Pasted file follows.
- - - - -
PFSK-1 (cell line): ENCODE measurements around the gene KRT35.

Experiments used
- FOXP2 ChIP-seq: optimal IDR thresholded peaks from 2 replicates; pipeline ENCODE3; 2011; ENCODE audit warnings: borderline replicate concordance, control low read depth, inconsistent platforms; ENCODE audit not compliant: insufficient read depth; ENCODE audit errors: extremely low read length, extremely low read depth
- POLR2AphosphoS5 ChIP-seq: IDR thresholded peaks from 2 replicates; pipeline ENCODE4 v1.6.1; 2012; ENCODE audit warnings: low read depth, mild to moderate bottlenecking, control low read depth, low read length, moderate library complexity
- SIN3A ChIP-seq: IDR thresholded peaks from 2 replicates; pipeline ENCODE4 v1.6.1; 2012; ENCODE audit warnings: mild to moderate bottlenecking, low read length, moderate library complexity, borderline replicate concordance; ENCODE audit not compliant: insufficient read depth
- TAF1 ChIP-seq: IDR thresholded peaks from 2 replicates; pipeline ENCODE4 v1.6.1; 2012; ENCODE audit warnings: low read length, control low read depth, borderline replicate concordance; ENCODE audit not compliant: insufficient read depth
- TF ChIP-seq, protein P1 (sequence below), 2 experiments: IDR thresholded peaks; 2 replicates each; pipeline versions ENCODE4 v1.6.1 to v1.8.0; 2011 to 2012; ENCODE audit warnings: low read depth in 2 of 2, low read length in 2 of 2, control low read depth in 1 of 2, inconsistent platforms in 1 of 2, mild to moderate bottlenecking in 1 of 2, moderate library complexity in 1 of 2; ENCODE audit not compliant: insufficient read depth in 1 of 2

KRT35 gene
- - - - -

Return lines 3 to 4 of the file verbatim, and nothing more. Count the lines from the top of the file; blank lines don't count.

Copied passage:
- FOXP2 ChIP-seq: optimal IDR thresholded peaks from 2 replicates; pipeline ENCODE3; 2011; ENCODE audit warnings: borderline replicate concordance, control low read depth, inconsistent platforms; ENCODE audit not compliant: insufficient read depth; ENCODE audit errors: extremely low read length, extremely low read depth
- POLR2AphosphoS5 ChIP-seq: IDR thresholded peaks from 2 replicates; pipeline ENCODE4 v1.6.1; 2012; ENCODE audit warnings: low read depth, mild to moderate bottlenecking, control low read depth, low read length, moderate library complexity